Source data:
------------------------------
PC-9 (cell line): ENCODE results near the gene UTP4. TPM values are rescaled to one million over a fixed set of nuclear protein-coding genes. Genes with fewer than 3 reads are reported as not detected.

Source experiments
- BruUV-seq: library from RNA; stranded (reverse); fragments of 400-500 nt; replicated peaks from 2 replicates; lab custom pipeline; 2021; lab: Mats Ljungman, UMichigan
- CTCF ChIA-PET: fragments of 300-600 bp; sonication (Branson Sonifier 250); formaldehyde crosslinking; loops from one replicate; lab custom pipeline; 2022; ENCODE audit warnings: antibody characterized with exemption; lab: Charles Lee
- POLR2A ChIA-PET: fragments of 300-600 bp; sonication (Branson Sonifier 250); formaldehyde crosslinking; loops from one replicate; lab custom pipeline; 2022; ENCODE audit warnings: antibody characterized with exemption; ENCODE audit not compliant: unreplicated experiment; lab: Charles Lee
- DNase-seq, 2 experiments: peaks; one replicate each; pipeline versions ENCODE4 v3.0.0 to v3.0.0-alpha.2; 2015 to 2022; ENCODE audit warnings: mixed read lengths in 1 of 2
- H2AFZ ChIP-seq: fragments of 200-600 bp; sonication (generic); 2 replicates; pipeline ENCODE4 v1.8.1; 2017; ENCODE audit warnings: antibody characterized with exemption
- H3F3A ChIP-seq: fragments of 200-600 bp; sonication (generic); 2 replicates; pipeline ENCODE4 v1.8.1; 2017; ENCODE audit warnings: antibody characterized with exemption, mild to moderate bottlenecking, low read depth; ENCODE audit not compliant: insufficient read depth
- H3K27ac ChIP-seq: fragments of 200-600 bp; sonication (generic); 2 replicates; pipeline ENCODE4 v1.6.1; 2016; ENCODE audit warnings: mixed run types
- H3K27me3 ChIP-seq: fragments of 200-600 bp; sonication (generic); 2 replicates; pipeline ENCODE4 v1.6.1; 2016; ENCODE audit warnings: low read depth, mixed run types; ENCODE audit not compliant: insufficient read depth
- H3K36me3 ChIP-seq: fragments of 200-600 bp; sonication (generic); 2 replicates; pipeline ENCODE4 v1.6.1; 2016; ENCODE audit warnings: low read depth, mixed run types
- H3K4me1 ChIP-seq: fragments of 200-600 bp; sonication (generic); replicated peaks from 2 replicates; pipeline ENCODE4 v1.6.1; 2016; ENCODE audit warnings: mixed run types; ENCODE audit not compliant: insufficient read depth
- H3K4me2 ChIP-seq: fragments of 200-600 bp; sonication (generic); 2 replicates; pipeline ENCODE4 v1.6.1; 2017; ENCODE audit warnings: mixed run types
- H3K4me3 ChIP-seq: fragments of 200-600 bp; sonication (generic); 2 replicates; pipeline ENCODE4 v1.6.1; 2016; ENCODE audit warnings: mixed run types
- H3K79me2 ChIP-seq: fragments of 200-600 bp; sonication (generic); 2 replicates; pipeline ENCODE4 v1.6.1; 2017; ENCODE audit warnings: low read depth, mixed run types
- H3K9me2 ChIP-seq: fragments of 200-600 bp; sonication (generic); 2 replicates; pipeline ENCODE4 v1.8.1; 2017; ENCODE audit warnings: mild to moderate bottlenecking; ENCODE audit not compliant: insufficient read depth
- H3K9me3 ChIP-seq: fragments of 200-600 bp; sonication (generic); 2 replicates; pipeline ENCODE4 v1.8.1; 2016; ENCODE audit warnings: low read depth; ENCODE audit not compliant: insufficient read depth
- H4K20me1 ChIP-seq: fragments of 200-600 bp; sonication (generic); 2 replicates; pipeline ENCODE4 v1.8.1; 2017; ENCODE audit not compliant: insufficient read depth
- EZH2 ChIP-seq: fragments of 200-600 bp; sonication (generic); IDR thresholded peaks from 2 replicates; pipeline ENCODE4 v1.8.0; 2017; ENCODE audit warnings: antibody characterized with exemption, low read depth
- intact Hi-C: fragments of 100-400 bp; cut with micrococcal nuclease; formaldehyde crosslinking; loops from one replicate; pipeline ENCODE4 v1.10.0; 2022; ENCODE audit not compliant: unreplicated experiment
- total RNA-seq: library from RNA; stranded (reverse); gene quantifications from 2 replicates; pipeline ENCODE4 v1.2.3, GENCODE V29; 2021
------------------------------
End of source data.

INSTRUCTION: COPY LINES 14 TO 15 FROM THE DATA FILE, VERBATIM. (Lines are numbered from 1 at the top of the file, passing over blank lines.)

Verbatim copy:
- H3K4me3 ChIP-seq: fragments of 200-600 bp; sonication (generic); 2 replicates; pipeline ENCODE4 v1.6.1; 2016; ENCODE audit warnings: mixed run types
- H3K79me2 ChIP-seq: fragments of 200-600 bp; sonication (generic); 2 replicates; pipeline ENCODE4 v1.6.1; 2017; ENCODE audit warnings: low read depth, mixed run types